Far from stating that the US bombing of Cambodia, always intended to disrupt the passage of materiel through Cambodia from Sihanoukville, and the effective occupation of the ports of eastern Cambodia by the North Vietnamese, Lind says "the banning by the US Congress of further US air support for the Lon Nol regime ensured victory for Pol Pot and his followers." That, and Sihanouk immediately declaring for the Khmer Rouge and urging all Cambodians to join them. Also, "the Khmer Rouge owed their victory to the North Vietnamese military." He rejects the position of Cambodia scholars such as Ben Kiernan, namely that the US bombing of Cambodia somehow drove the Cambodian peasantry collectively insane and spawned the Khmer Rouge. He goes as far as to argue that Sihanouk, by allowing the passage of weapons and materiel through Cambodia to the North Vietnamese from the port of Sihanoukville "became a co-combatant" in the Vietnam War in the mid-60s.
"The only two presidents to have waged major wars in defiance of the US Constitution have been Harry S. Truman (in Korea) and Bill Clinton (Kosovo).
On the Clinton presidency's foreign policy and adventures, not a glorious episode in anyone's estimation, he goes further too. President Clinton's publicly ruling out the use of ground troops in Serbia to prevent ethnic cleansing in Kosovo was "the single greatest act of incompetence ever committed by an American commander-in-chief." He's probably right about that, though it all came right in the end (sort of). As he says: "fortunately; the capitulation of Serbia averted what might have been a disaster for the United States."
For some reason he quotes Churchill on Dunkirk "We must be careful not to assign to this deliverance the attributes of a victory." He uses this quote to introduce a section on history's verdict on Vietnam. Whatever, the old boy's quotes certainly have stood the test of time.
"The Vietnam War was neither a mistake nor a betrayal nor a crime. It was a military defeat." I now agree with him that it was not a mistake. But disastrous mistakes were made in the execution of it, and also of course in its presentation.
A non-conventional perspective on the war, and a highly commendable contribution to the history of that conflict, still very much in living memory.

Sunday, 23 July 2017

ah yes, I remember it well

sqwawkbox (never quite sure how to spell that thing) has been banging on about deselection of Labour MPs for being insufficiently loyal to JC. Some of this will of course happen. First they will come for the Jews and for the women, preferably both at once. And then - well, you know how it goes. But may I point out that it is perfectly possible to deselect a sitting Labour MP now, with no rule change, and that this has been done a number of times in fairly recent years. But it is seriously hard work, and in my case took seven years' campaigning and briefing. Most Labour members, even today, do not want to see their MP deselected, and it takes a long time to fill their ears with so much poison that they are prepared to vote against the MP, or not to vote for her, which usually amounts to much the same thing, because they have started to think "no smoke without fire". In the case of Reading East, after a failed deselection attempt in 2000 which resulted in the ouster of one party chair and the flight of another to Australia in fear of his kneecaps, the renewed efforts were still not working as well as the small group of "criminally insane" (says a very senior party organiser)  party members had hoped, following my re-election in 2001 with an increased majority. So they enlisted the help of the now disgraced former Chief Whip Hilary Armstrong, a crabbed virago who acquired the parliamentary seat she held for many years by sheer nepotism, with no discernible merit or hard work on her part. She has recently been compared (by one who knows) with Nurse Ratched in 'One Flew Over The Cuckoo's Nest'  - but I fear the former was cleverer. Hills however was well schooled in psychological torture, and you don't have to be clever for that. Anyway, she surfaces in the revisiting of earlier deselection schemes, as well she might. The Telegraph piece from 2004 however mentions my name, and strongly implies that I was deselected for being some kind of Corbynite lefty, which I consider a slur and a calumny, and urge all concerned to withdraw the remarks. Sqwawkbox, it wasn't quite like that.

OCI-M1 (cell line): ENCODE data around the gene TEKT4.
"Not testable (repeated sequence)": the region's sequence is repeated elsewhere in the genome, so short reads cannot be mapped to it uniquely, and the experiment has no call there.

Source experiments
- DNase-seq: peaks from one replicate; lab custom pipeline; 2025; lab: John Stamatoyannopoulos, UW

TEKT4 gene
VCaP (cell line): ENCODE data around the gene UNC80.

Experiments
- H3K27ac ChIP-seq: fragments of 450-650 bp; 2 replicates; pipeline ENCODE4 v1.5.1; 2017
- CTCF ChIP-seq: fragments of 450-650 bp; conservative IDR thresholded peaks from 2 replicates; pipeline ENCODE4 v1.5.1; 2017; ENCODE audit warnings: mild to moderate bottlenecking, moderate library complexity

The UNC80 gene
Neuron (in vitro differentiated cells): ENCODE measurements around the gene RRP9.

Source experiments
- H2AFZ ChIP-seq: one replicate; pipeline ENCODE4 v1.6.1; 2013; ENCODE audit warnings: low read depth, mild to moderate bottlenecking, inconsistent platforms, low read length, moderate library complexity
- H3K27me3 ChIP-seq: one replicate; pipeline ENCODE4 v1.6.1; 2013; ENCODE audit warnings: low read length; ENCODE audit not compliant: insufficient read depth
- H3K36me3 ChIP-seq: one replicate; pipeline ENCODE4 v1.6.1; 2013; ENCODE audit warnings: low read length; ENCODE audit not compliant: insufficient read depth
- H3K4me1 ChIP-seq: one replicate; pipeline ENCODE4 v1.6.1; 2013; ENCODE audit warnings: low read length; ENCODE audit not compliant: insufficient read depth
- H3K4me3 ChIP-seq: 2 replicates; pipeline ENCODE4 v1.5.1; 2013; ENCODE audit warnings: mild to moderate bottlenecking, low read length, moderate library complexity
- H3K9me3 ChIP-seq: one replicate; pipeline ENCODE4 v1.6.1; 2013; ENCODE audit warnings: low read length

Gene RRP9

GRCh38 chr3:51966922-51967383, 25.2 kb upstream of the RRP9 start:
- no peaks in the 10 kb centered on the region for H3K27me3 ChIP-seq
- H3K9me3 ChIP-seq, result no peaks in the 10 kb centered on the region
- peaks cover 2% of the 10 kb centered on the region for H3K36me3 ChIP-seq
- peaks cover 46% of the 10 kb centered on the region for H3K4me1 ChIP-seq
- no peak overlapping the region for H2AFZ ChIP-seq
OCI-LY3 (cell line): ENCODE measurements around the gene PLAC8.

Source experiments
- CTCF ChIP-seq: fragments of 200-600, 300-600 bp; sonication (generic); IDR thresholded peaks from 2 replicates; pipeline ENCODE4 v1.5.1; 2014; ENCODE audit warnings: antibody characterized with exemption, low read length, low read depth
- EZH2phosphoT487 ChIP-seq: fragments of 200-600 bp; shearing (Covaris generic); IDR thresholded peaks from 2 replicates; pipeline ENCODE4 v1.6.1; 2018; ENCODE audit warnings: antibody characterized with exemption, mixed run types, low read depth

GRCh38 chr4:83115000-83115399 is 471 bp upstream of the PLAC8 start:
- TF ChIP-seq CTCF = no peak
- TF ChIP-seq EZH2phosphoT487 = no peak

In other news, it was nice to get a mention in the House this week when the Labour MP for Reading
East, Matt Rodda, made his maiden speech. It was very sensible and mentioned Reading and housing a lot. Jolly good for him.

Tuesday, 13 June 2017

Donald Ray Pollock, 'The Heavenly Table'

Southern American hillbilly outlaw gothic. What's not to like? Some, actually. Too much fecal matter for my squeamish soul. And the death of Pearl's wife will stay with me for - well, too long. Set in 1917, but could have been set 50 years earlier or even 50 years later for its take on poverty in America. A new voice to me, and one that is likely to stay with me for probably too long. Anyway, very funny in places, which I did not expect. It's crying out for a film to be made; quite possibly with Daniel Day-Lewis.